Lebanese American University


Pharmacy student raises awareness of breast cancer in her hometown

Noticing an increasing number of cancer cases in the area she is from, Alisar Serhan takes action by organizing a talk in collaboration with the municipality.


Men and women from all ages took part in the awareness event and engaged in a lively Q&A session.


The municipality welcomed the student initiative and looks forward to more similar events.


LAU student Alisar Serhan addressing the participants.


Dr. Henriette Serhan shows the different steps of a breast self-examination.

“The area I live in — Koura — has an alarmingly high incidence of cancer,” says LAU fifth-year pharmacy student Alisar Serhan. “So, I thought it would be a good idea to raise awareness of breast cancer in my hometown.” And she did just that by holding a talk on breast cancer earlier this month in the town of Bterram, in collaboration with LAU Clinical Associate Professor of Pharmacy Practice Aline Saad, who also is originally from a village close by.

“I applaud Alisar’s initiative,” says Saad proudly. “She directly applied recently acquired knowledge from a pharmacotherapeutics course as part of her pharmacy curriculum at LAU to her own community. Such service learning is an excellent method of retaining information and giving back to your community at the same time.”

Alisar reached out to the local municipality, which was quick to send out text messages to female residents encouraging them to attend the event. The result was a presentation attended by a large and enthusiastic audience. “It was a great event, the attendance was exceptional, especially for a village of Bterram’s size,” says the village’s mayor Hayssam Serhan.

Participants got to learn more about cancer in general, how breast cancer specifically develops, what the risk factors are, screening and the importance of early detection and finally, prevention.

The speakers included resident Dr. Henriette Serhan and third-year medical student Nicolas Saoud — both from the University of Balamand — as well as Alisar and Aline Saad. All four stressed on the importance of screening and self-examination, and provided a demonstration of how a self-breast exam should be carried out. The talk concluded with a video focusing on the experience and emotions of a Lebanese woman who has survived breast cancer, “the point was to show that cancer is not a death sentence, as we all believe in this society,” shares Alisar.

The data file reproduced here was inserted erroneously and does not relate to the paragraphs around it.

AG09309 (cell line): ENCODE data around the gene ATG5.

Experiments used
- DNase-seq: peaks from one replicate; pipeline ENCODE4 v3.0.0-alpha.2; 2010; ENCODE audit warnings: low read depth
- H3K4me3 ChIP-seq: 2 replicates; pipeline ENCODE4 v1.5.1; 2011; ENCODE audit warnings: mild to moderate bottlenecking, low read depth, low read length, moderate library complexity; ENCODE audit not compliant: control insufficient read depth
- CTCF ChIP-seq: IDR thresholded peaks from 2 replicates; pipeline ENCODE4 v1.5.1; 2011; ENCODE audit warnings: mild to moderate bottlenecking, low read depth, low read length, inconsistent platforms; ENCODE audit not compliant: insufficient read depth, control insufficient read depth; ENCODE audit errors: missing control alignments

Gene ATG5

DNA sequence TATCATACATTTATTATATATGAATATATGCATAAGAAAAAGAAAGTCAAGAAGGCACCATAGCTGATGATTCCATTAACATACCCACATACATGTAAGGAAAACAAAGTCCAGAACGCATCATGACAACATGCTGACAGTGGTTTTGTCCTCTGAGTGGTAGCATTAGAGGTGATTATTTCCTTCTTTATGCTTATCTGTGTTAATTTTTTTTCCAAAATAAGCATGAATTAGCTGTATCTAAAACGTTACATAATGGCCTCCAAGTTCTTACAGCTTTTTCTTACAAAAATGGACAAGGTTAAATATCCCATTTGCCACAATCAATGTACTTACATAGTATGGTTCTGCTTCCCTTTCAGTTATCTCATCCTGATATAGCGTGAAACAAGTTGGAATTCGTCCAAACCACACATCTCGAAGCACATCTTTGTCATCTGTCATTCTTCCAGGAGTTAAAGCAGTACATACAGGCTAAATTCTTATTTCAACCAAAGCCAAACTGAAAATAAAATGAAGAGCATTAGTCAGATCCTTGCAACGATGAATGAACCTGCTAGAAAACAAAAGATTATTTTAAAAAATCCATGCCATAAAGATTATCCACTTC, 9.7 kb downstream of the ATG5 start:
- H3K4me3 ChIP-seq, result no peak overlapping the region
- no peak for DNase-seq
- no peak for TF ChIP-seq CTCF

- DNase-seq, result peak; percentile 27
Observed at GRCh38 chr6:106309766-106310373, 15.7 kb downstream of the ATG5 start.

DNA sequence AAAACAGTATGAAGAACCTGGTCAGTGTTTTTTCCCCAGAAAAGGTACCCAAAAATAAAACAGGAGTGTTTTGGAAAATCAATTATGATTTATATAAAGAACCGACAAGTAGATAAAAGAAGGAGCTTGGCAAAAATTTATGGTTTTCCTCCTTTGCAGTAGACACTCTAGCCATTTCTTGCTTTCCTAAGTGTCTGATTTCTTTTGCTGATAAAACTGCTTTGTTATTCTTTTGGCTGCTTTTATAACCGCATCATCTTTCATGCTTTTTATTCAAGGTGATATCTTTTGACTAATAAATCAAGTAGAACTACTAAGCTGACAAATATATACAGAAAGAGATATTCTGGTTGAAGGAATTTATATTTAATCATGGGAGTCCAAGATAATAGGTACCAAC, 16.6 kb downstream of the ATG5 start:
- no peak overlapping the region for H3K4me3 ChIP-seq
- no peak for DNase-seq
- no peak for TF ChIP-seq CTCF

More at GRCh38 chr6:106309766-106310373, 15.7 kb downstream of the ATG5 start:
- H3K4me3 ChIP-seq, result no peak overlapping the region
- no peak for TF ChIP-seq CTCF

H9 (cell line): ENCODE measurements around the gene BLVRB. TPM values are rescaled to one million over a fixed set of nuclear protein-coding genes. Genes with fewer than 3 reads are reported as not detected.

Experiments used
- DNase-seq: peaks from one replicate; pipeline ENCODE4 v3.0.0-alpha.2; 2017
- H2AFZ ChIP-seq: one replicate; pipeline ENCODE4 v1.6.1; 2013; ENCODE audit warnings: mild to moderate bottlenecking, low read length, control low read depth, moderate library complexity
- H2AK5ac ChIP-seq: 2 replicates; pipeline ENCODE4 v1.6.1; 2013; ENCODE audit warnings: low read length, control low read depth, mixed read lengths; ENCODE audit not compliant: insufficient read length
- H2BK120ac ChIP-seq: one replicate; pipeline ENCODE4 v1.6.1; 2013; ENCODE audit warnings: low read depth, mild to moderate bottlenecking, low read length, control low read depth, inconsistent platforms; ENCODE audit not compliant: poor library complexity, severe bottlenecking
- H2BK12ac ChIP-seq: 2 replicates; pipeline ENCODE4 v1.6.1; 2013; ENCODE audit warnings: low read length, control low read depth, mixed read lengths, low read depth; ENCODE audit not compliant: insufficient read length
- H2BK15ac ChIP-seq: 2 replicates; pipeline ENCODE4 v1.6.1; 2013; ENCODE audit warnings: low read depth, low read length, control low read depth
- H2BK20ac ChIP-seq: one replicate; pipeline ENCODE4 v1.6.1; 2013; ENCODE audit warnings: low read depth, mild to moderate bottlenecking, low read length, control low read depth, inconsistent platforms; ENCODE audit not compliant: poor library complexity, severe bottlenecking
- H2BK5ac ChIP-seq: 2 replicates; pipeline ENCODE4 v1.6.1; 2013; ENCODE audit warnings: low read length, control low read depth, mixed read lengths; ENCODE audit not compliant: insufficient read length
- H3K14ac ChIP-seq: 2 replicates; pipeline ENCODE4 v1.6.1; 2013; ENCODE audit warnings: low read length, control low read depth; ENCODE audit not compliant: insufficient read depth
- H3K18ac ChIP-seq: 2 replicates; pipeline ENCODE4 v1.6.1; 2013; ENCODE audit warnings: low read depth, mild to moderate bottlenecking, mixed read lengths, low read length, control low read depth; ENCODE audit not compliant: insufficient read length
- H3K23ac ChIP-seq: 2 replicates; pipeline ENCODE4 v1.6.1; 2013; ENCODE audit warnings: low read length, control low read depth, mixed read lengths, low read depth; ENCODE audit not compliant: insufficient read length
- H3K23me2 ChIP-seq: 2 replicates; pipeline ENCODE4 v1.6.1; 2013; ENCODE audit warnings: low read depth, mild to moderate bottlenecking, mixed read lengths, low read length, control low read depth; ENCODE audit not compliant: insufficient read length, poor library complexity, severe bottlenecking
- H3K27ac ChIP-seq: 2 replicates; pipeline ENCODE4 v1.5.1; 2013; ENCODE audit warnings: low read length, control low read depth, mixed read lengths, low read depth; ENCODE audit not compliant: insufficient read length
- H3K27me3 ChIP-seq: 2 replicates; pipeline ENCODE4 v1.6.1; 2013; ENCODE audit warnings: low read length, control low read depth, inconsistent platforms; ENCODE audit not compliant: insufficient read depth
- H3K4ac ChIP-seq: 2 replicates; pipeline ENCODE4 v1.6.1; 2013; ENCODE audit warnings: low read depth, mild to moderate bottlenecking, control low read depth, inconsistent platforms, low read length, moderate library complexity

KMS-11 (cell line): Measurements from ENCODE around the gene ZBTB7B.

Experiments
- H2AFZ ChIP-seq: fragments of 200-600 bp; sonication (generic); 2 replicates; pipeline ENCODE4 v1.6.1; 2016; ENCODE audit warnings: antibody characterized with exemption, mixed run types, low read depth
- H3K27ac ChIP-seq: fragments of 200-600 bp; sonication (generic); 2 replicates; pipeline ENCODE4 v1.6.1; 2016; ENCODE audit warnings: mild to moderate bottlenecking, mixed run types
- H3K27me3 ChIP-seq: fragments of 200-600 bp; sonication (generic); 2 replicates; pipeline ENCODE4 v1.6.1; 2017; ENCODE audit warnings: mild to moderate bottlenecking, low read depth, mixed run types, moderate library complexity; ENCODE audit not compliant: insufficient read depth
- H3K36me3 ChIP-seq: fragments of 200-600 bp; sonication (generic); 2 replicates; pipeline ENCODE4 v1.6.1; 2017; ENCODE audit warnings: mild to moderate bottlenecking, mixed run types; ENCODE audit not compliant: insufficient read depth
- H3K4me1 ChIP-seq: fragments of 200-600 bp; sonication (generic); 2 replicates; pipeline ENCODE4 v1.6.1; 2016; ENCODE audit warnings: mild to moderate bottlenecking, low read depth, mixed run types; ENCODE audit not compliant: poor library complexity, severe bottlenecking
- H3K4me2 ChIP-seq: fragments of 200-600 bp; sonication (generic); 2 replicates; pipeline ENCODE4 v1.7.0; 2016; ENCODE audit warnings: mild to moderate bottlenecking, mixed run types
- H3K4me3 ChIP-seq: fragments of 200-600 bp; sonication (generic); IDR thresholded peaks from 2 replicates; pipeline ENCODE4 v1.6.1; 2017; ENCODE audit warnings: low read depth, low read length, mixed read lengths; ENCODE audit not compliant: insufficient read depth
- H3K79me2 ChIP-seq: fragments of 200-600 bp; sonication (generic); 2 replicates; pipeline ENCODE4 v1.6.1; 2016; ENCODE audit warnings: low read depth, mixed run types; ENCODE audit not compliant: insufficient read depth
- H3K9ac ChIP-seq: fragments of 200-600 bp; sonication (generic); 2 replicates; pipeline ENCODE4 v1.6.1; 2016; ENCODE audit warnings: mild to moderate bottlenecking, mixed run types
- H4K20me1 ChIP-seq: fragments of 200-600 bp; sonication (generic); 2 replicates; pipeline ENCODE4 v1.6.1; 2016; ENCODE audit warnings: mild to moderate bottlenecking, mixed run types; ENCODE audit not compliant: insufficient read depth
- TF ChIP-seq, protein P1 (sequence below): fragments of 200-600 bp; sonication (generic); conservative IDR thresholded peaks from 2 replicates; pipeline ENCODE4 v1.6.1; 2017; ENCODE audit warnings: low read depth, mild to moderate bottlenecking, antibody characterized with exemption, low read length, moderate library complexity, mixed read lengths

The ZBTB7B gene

For Saad, apart from the awareness raised, the importance of the event lies in that it was both “an interuniversity and an interprofessional one — in the sense that the community had the input of healthcare providers from different fields, enhancing the experience.”

The intense Q&A session that followed the talk showed great engagement from the audience. “They asked very advanced questions,” says Alisar, “about screening techniques, why breast cancer is happening at younger ages, and treatment methods, which is my area of expertise as a future pharmacist.”

The level of the talk’s sophistication impressed even audience members with a scientific background: “There are things even I didn’t know, as a biology major,” says Bterram resident Rima Serhan. For her part, member of the town council Ghada Salem noted that “before, every member of the audience had bits and pieces of the facts about breast cancer, and now they certainly have a wider range of information.”

The success of the event triggered a lively conversation about the need for similar presentations on various medical topics relevant to the people of Koura. Bterram’s mayor would be glad to see greater collaboration with the university in this regard: “Hopefully, we will be able to have several other talks about health topics that are very commonly seen in Lebanon, especially the Northern region, including blood pressure, and diabetes.”



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